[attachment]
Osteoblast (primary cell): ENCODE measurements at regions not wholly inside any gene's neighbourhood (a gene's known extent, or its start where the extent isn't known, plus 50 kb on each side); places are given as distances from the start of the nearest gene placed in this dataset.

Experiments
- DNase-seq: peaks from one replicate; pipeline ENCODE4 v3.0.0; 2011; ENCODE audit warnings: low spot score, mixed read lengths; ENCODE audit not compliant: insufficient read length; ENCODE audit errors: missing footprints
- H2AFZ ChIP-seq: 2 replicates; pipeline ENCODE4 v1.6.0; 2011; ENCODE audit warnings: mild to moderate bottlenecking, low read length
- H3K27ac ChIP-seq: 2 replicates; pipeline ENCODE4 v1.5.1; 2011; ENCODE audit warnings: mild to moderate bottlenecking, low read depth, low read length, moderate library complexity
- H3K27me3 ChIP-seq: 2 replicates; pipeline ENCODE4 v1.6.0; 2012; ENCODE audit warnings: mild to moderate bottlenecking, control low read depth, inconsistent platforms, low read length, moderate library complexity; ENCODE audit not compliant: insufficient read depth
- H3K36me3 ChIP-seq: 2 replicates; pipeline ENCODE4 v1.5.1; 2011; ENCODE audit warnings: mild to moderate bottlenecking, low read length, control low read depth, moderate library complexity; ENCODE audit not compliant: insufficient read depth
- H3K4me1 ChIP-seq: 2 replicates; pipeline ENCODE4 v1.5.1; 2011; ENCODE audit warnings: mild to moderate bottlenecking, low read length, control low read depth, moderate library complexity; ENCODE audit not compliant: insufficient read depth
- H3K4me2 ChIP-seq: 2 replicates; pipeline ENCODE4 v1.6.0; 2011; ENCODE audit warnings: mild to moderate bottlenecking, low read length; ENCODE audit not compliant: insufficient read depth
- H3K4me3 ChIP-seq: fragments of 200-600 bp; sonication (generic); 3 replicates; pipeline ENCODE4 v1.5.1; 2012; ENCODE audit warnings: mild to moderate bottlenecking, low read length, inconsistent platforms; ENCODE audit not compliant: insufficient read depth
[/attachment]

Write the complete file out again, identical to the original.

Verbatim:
Osteoblast (primary cell): ENCODE measurements at regions not wholly inside any gene's neighbourhood (a gene's known extent, or its start where the extent isn't known, plus 50 kb on each side); places are given as distances from the start of the nearest gene placed in this dataset.

Experiments
- DNase-seq: peaks from one replicate; pipeline ENCODE4 v3.0.0; 2011; ENCODE audit warnings: low spot score, mixed read lengths; ENCODE audit not compliant: insufficient read length; ENCODE audit errors: missing footprints
- H2AFZ ChIP-seq: 2 replicates; pipeline ENCODE4 v1.6.0; 2011; ENCODE audit warnings: mild to moderate bottlenecking, low read length
- H3K27ac ChIP-seq: 2 replicates; pipeline ENCODE4 v1.5.1; 2011; ENCODE audit warnings: mild to moderate bottlenecking, low read depth, low read length, moderate library complexity
- H3K27me3 ChIP-seq: 2 replicates; pipeline ENCODE4 v1.6.0; 2012; ENCODE audit warnings: mild to moderate bottlenecking, control low read depth, inconsistent platforms, low read length, moderate library complexity; ENCODE audit not compliant: insufficient read depth
- H3K36me3 ChIP-seq: 2 replicates; pipeline ENCODE4 v1.5.1; 2011; ENCODE audit warnings: mild to moderate bottlenecking, low read length, control low read depth, moderate library complexity; ENCODE audit not compliant: insufficient read depth
- H3K4me1 ChIP-seq: 2 replicates; pipeline ENCODE4 v1.5.1; 2011; ENCODE audit warnings: mild to moderate bottlenecking, low read length, control low read depth, moderate library complexity; ENCODE audit not compliant: insufficient read depth
- H3K4me2 ChIP-seq: 2 replicates; pipeline ENCODE4 v1.6.0; 2011; ENCODE audit warnings: mild to moderate bottlenecking, low read length; ENCODE audit not compliant: insufficient read depth
- H3K4me3 ChIP-seq: fragments of 200-600 bp; sonication (generic); 3 replicates; pipeline ENCODE4 v1.5.1; 2012; ENCODE audit warnings: mild to moderate bottlenecking, low read length, inconsistent platforms; ENCODE audit not compliant: insufficient read depth